21. The term "flame-wars" was coined way back in the 1970s when computer scientists talking in the first electronic discussion boards noticed that here was "an escalation of critical comments and an increase in the frequency with which people would respond with short negative messages." For anyone that has ventured into the comment section of Youtube, read Twitter for more than a few minutes or frequented active forums will know that our behaviour hasn't improved. Sherry Turkle, Ph.D., a psychologist and professor at MIT, conducted hundreds of interviews over 15 years and found that "we allow ourselves behaviours online we never would in person." These interactions aren't just restricted to strangers on social media as Turkle notes that "we do things online that hurt and damage real relationships". Why is this? Tom Sander, executive director of the Saguaro Seminar project on civic engagement at the Harvard Kennedy School, explains that having the ability to be anonymous "can be a real attraction if no one knows you have a drinking problem or depression. The Internet can be useful in allowing people to anonymously 'come out' about their problems and get support. But it is also an Achilles heel. If people don't know who you are, you are much more likely to say things in a nasty or snarky tone. In general, we invest less in our reputation in online groups because it is easier to exit them and join other groups. In real space, if you don't get along with your neighbour, you're less likely to say something really nasty, because moving out of town is costly." A lot of toxicity is from those who just like hearing themselves talk, or feel better when they put others down. Some people think they are clever and witty by using sarcasm and pointing out the flaws in another's argument. Here's a few ways to manage negativity in your community. Model your ideal behaviour The simplest and most effective way to manage negativity in your community is to be the behaviour you seek. Ensure your replies and friendly and polite. Be fun where appropriate and learn about your regular members. Make sure your team is visible and post regularly so the community feels well run and someone is on hand to deal with issues when they arise. Your community will follow suit and replicate your behaviour. When your community is positive and helpful, toxicity and negativity find it very hard to get a foothold. Your members will weed it out and correct those members for you. Have clear guidelines Socious's Senior Director of Community Management, Katie Bapple advises moderators not to be impulsive when dealing with toxic members. "Controversial community members should not be dealt with compulsively; have reasonable guidelines and policies in place that draw a clear line, so you know when it's been crossed." A clear and well-written community guidelines document won't stop trouble from occurring, but it will provide your team with clear boundaries and protocols to follow. Have a light touch with moderation tools It's easy to reach for the moderation tools when you see toxic or very harmful posts in a topic. It only takes a few clicks, and you can remove it from view and pretend it didn't happen. However, much like a child trying to get his parent's attention, the more you try and silence them, the louder and more insistent they will be to get heard. They'll very likely return more inflamed and vitriolic than before. Unless the content crosses the boundaries you have set for your community; it is often more productive to post a polite reply gently guiding the discussion back on track and thank contributors for their input so far. If this doesn't de-escalate the situation, then: Make it private Open a dialogue with the offender to try and calm the situation. Often this act alone makes the member feel valued and transforms them into a happy and productive member of the community. Just remind them of the boundaries set out in your community guidelines. At least you will stop the member from continuing to post in public areas and derailing topics. Use the appropriate moderation tool Invision Community is packed with tools to help manage toxicity and negativity. However, reaching right for the ban button may not be the best course of action. Consider a warning, which the member must acknowledge before posting again. Keep it friendly and polite and to the point. If the behaviour continues, then consider a short term block. Often an enforced 48 hours away from the community is enough to regain some perspective. Don't assume it'll go away The truth is people love drama, and most people are drawn towards negativity. We can't help but look when we come across a vehicle accident, and sadly, it's largely the same in a community. It might be tempting to keep on scrolling and hope that it all sorts itself out. Likely, it won't, and intervention will be required. That might be a polite, friendly reminder to get the topic back on track, or contacting the member in private. Either way, the best approach is to nip it in the bud with a light touch before it spins out of control, and more forceful action is required. You can't please everyone It should be a last resort, but your community may not be a good fit for everyone. If that is the case, then you can consider a permanent ban, or demoting the member into a read-only member group. Ultimately though negativity and toxicity are pretty rare in an upbeat and productive community. Most quarrels are fixed quickly, and it's rare to find a troll determined to corrupt your community. Identify your boundaries and educate your community on what is not acceptable and be proactive when issues arise, and you'll keep sentiment positive. If you run your own community, I'd love to know what tips you can share on dealing with negativity and toxicity. Let me know below. View the full article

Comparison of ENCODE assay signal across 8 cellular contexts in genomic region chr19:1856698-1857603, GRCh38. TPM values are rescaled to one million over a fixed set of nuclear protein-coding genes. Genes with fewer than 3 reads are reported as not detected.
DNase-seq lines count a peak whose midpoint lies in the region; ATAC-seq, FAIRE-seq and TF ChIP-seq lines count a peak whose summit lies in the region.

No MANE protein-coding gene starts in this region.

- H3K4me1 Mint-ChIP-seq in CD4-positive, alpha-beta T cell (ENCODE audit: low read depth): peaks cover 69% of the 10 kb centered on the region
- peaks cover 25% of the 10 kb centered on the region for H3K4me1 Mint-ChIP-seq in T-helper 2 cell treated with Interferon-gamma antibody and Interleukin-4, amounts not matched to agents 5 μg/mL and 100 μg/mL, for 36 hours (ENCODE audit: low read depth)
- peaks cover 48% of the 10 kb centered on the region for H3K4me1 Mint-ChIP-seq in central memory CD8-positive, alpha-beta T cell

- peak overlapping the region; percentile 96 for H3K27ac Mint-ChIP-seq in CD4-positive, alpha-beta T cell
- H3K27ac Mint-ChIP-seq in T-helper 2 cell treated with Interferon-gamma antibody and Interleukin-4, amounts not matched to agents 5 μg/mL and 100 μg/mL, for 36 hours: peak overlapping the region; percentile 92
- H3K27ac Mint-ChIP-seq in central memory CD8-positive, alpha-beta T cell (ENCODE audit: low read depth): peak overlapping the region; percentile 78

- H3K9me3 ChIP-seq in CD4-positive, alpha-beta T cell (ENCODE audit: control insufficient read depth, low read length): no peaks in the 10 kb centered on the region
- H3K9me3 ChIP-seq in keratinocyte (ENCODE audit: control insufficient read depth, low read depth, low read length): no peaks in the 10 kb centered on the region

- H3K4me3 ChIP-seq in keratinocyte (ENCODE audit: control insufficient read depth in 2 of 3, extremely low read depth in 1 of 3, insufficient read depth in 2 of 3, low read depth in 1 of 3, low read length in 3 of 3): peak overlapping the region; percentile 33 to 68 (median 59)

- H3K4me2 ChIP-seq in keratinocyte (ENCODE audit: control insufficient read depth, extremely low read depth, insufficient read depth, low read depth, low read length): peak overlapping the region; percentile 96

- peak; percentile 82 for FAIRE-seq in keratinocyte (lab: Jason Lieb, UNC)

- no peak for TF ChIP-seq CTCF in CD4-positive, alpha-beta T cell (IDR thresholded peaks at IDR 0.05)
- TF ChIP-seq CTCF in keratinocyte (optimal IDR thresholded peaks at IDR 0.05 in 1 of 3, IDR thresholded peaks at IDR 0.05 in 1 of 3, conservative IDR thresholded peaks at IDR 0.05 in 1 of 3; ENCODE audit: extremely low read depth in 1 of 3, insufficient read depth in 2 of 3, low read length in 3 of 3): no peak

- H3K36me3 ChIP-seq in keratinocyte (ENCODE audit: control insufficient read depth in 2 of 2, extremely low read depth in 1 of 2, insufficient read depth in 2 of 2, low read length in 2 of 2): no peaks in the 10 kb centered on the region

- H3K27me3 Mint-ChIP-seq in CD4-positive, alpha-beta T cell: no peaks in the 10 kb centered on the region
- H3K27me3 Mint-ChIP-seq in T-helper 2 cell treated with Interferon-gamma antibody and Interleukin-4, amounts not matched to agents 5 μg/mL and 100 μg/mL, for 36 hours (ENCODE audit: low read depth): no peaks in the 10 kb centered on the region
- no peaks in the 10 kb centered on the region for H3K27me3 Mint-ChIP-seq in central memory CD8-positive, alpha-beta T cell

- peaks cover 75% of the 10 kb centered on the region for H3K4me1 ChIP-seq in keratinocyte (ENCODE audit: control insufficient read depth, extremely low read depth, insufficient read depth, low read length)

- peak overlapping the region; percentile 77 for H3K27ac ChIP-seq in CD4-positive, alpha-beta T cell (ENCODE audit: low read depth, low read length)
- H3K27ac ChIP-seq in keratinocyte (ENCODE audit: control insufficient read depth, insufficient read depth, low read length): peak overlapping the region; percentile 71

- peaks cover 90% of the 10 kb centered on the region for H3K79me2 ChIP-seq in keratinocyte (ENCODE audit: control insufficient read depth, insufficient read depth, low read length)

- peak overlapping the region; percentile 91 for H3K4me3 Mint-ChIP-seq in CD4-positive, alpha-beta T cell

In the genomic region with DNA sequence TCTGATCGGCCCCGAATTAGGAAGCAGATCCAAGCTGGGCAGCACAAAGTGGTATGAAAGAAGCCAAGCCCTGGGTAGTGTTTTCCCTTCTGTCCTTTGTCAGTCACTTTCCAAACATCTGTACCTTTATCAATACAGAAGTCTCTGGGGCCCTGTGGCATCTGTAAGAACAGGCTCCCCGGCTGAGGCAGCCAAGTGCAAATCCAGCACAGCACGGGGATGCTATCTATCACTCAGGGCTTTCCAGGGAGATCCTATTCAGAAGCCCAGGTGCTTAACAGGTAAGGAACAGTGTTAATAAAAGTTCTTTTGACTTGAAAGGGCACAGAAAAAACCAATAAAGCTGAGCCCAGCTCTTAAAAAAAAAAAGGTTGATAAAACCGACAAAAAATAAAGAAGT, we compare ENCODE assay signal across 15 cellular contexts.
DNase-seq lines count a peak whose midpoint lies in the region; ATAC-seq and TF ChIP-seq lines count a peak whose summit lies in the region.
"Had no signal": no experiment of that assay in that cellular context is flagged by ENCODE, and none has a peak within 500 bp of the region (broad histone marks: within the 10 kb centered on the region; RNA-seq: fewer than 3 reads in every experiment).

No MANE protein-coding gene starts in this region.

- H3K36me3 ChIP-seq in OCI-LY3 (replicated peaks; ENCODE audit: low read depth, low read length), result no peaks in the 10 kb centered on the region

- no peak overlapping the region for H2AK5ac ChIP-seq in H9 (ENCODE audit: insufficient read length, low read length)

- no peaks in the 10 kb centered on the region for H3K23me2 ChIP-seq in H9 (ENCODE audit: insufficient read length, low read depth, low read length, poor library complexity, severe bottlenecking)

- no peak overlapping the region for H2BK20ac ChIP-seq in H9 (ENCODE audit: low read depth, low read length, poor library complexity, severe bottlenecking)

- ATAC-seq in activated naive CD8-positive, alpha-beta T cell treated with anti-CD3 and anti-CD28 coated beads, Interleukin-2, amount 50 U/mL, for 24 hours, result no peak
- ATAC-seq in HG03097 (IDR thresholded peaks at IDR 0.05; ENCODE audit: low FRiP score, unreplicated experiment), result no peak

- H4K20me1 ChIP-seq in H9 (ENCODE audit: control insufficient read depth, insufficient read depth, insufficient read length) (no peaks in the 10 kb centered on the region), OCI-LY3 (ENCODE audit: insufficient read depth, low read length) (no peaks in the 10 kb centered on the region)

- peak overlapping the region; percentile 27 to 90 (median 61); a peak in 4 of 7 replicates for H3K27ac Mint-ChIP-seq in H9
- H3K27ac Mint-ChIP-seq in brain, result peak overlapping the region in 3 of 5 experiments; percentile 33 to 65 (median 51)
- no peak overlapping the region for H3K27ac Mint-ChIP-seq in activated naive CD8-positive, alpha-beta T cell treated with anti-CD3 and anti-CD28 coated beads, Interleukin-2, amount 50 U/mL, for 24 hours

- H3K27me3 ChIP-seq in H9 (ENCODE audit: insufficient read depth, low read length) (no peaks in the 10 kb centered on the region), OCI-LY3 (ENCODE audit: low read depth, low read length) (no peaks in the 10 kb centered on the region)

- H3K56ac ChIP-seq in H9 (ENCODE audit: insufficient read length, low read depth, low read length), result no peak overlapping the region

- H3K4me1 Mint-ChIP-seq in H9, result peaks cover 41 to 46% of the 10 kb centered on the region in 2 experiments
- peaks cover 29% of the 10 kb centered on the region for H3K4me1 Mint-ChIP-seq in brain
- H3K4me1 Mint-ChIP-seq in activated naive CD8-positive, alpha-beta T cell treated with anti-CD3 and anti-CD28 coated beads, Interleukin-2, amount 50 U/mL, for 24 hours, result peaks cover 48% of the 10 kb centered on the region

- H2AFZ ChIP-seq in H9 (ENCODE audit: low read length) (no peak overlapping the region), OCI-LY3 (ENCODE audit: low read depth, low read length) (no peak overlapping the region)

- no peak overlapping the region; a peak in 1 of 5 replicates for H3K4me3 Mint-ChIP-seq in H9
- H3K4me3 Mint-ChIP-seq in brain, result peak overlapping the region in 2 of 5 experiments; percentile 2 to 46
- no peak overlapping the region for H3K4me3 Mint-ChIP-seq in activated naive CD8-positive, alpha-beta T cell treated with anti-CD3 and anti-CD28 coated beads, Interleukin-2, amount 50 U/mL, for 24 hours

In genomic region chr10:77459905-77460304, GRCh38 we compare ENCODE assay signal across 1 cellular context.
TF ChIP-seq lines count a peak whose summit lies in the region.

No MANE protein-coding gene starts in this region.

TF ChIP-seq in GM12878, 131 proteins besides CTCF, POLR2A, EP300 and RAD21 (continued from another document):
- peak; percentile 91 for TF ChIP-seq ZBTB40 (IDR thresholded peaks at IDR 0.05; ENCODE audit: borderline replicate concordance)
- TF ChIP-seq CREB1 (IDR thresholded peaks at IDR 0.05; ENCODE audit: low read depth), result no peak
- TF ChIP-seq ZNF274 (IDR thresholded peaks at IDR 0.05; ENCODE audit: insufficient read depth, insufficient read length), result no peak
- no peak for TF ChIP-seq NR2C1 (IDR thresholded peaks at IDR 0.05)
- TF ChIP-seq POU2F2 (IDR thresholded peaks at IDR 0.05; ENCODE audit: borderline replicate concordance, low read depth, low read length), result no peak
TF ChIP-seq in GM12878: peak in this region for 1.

22. The term "flame-wars" was coined way back in the 1970s when computer scientists talking in the first electronic discussion boards noticed that here was "an escalation of critical comments and an increase in the frequency with which people would respond with short negative messages." For anyone that has ventured into the comment section of Youtube, read Twitter for more than a few minutes or frequented active forums will know that our behaviour hasn't improved. Sherry Turkle, Ph.D., a psychologist and professor at MIT, conducted hundreds of interviews over 15 years and found that "we allow ourselves behaviours online we never would in person." These interactions aren't just restricted to strangers on social media as Turkle notes that "we do things online that hurt and damage real relationships". Why is this? Tom Sander, executive director of the Saguaro Seminar project on civic engagement at the Harvard Kennedy School, explains that having the ability to be anonymous "can be a real attraction if no one knows you have a drinking problem or depression. The Internet can be useful in allowing people to anonymously 'come out' about their problems and get support. But it is also an Achilles heel. If people don't know who you are, you are much more likely to say things in a nasty or snarky tone. In general, we invest less in our reputation in online groups because it is easier to exit them and join other groups. In real space, if you don't get along with your neighbour, you're less likely to say something really nasty, because moving out of town is costly." A lot of toxicity is from those who just like hearing themselves talk, or feel better when they put others down. Some people think they are clever and witty by using sarcasm and pointing out the flaws in another's argument. Here's a few ways to manage negativity in your community. Model your ideal behaviour The simplest and most effective way to manage negativity in your community is to be the behaviour you seek. Ensure your replies and friendly and polite. Be fun where appropriate and learn about your regular members. Make sure your team is visible and post regularly so the community feels well run and someone is on hand to deal with issues when they arise. Your community will follow suit and replicate your behaviour. When your community is positive and helpful, toxicity and negativity find it very hard to get a foothold. Your members will weed it out and correct those members for you. Have clear guidelines Socious's Senior Director of Community Management, Katie Bapple advises moderators not to be impulsive when dealing with toxic members. "Controversial community members should not be dealt with compulsively; have reasonable guidelines and policies in place that draw a clear line, so you know when it's been crossed." A clear and well-written community guidelines document won't stop trouble from occurring, but it will provide your team with clear boundaries and protocols to follow. Have a light touch with moderation tools It's easy to reach for the moderation tools when you see toxic or very harmful posts in a topic. It only takes a few clicks, and you can remove it from view and pretend it didn't happen. However, much like a child trying to get his parent's attention, the more you try and silence them, the louder and more insistent they will be to get heard. They'll very likely return more inflamed and vitriolic than before. Unless the content crosses the boundaries you have set for your community; it is often more productive to post a polite reply gently guiding the discussion back on track and thank contributors for their input so far. If this doesn't de-escalate the situation, then: Make it private Open a dialogue with the offender to try and calm the situation. Often this act alone makes the member feel valued and transforms them into a happy and productive member of the community. Just remind them of the boundaries set out in your community guidelines. At least you will stop the member from continuing to post in public areas and derailing topics. Use the appropriate moderation tool Invision Community is packed with tools to help manage toxicity and negativity. However, reaching right for the ban button may not be the best course of action. Consider a warning, which the member must acknowledge before posting again. Keep it friendly and polite and to the point. If the behaviour continues, then consider a short term block. Often an enforced 48 hours away from the community is enough to regain some perspective. Don't assume it'll go away The truth is people love drama, and most people are drawn towards negativity. We can't help but look when we come across a vehicle accident, and sadly, it's largely the same in a community. It might be tempting to keep on scrolling and hope that it all sorts itself out. Likely, it won't, and intervention will be required. That might be a polite, friendly reminder to get the topic back on track, or contacting the member in private. Either way, the best approach is to nip it in the bud with a light touch before it spins out of control, and more forceful action is required. You can't please everyone It should be a last resort, but your community may not be a good fit for everyone. If that is the case, then you can consider a permanent ban, or demoting the member into a read-only member group. Ultimately though negativity and toxicity are pretty rare in an upbeat and productive community. Most quarrels are fixed quickly, and it's rare to find a troll determined to corrupt your community. Identify your boundaries and educate your community on what is not acceptable and be proactive when issues arise, and you'll keep sentiment positive. If you run your own community, I'd love to know what tips you can share on dealing with negativity and toxicity. Let me know below. View the full article